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Self-Talk: what it is, what it isn’t, and how to make it work for you

Self-talk can be an important tool of a mental skills training program. In fact, self-talk is one of the most used mental skills in sports. With its popularity has come several misconceptions about its place in performance psychology, including the prevalent belief that if you just talk positively to yourself then positive things will start to happen. The question is, does it really work this way? The short answer is the same one given in response to most general questions in performance psychology: It depends. Let’s break it down a bit and try to provide you with some useful information that may help you successfully implement a self-talk practice in support of your goals.

Self-talk can serve many functions, and it can come in different forms. Let’s start with the two basic forms: positive self-talk (“It is okay that you missed. Focus and move on!”) and negative self-talk (“C’mon, you suck and can’t make a shot right now. Get it together!”). While positive self-talk is more common, some individuals respond positively to negative self-talk in certain situations. You may already know which of these two categories you would place yourself in, and if not, it is worth giving this some thought. Just because a higher percentage of athletes respond better to positive self-talk doesn’t mean that you do, and this can change based on the situation and what you are targeting. As with most principles of performance psychology, self-awareness is the platform for success.

Next, let’s look at what self-talk can be used to accomplish. This is where it can get a little more complex. It goes beyond just going faster. Knowing what specific area of performance we are targeting is very important. Are we looking to control a cognitive or thought response, increase motivational focus, improve a specific movement or motor behavior, regulate arousal levels or an emotional response, or something else? Are the stimuli that are influencing each of these areas coming from within or from our situational environment? We must identify what it is that we are looking to influence, change, or control. To simplify this a bit, start by simply thinking of things in terms of motivation verses self-instruction.

In some cases, it might be our current self-talk that is the issue. It is a natural tendency to beat ourselves up after a poor performance or race decision and praise ourselves (and, yes, we can overdo it here, too) after a good performance or decision. Both have the potential to influence our overall outcome in either direction. One tip is to start by practicing self-talk with things that are not overly easy (a recovery run) or overly difficult (the peak “A” race of the season). This will allow you to practice and fine-tune things with less of a chance that our natural human tendencies will get in the way.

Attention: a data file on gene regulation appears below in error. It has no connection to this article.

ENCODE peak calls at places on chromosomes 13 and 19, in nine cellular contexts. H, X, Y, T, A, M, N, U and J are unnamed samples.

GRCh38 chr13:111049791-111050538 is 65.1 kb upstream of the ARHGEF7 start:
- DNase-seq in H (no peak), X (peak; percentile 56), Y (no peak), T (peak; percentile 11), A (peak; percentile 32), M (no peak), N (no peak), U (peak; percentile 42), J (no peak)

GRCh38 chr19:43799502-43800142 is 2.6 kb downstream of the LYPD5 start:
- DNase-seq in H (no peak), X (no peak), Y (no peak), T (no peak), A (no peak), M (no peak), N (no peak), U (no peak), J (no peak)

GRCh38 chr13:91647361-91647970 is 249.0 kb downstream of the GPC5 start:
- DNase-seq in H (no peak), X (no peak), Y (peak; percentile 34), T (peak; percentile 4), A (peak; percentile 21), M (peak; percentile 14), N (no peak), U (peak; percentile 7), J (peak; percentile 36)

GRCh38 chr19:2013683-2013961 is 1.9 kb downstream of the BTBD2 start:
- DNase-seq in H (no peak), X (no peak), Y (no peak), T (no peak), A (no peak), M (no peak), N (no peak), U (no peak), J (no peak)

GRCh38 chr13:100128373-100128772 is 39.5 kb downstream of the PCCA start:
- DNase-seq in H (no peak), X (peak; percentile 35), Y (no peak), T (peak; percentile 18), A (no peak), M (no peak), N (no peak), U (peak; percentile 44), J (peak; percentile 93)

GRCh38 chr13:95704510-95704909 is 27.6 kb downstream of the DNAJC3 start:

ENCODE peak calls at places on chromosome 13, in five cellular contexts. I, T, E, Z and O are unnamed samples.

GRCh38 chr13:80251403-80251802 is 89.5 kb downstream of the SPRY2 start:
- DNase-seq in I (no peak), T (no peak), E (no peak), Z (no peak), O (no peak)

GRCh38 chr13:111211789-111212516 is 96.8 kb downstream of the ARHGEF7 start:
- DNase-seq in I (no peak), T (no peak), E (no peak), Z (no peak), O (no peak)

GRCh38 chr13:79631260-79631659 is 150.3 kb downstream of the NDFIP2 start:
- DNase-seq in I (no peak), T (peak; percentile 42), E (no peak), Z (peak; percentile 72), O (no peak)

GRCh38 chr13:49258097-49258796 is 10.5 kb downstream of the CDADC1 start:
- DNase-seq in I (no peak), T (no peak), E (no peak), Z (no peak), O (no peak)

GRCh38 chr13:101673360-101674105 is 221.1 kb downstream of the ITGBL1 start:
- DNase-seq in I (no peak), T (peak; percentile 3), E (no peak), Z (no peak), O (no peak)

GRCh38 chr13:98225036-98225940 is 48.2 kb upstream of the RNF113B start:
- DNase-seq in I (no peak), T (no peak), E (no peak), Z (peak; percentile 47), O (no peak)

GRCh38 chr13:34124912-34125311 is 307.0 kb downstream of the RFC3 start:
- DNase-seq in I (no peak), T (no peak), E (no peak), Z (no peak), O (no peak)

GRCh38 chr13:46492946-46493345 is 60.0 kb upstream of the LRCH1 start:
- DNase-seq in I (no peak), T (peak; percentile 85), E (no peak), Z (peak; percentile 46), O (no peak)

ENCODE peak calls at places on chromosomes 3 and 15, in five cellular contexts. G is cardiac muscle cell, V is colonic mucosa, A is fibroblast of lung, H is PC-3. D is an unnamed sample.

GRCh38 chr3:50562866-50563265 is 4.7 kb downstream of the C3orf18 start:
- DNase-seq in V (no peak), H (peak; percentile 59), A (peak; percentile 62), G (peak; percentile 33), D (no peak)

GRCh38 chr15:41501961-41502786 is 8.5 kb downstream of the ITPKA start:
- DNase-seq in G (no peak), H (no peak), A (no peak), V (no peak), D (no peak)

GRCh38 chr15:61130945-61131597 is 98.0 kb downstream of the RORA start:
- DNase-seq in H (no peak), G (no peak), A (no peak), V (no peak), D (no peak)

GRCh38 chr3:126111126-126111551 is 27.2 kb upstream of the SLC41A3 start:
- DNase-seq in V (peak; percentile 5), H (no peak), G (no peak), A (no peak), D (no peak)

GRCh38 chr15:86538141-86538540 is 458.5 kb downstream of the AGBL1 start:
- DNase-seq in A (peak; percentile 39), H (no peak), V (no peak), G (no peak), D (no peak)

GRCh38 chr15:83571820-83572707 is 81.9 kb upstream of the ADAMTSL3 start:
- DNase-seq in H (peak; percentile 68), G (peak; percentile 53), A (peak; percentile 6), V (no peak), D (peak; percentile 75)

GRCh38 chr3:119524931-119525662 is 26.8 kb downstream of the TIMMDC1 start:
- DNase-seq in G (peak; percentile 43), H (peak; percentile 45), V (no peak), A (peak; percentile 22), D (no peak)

Now, you can work to identify your individual self-talk strategy targeting a specific area of psychological performance. Let’s look at how we individualize the self-talk program. We will all react differently to self-talk depending on the frequency, method (internal verses spoken, first person verses third person), and length of the “conversation.” As with most things, self-talk can lose its impact if used constantly and without specificity, leaving us without its benefits when we truly need them.

We can also lose impact in the moment if we use too many words to remind ourselves of what it is we are trying to do. This is where a mantra can be very useful. An example of one of my favorite instructional mantras would be “cage and cadence.” Toward the end of an event, as fatigue sets in form can start to break down. What I sense this, rather than try to think about each of the specific components of run form that could be starting to break down (head position, shoulders, arm swing, position of the chest relevant to the hips, run cadence, foot strike position, etc., etc., etc.), I simply start telling myself, “cage and cadence, cage and cadence, cage and cadence.” This triggers me to check in on things one at a time as I run without distracting me from the overall goal of continuing to run as fast as I can push my body to run. We haven’t talked about the possibility for self-talk to become a distraction and move our attention away from other areas of performance, and mantras can serve this dual purpose of representing more complex thoughts without diverting our attention away from primary goals.

I hope this has provided useful information on principles of self-talk and how to go about implementing it in your performance strategy. Remember: self-awareness is key, and take the time to understand what type of self-talk you respond to best, the specific area of performance that you are targeting (motivational, instructional), and what is currently influencing performance (situational or internal). Practicing in lower risk, mid-level intensity situations will provide you with a solid platform to get started. As always, if you have questions or would like to learn more, please reach out to a qualified professional who can guide you.


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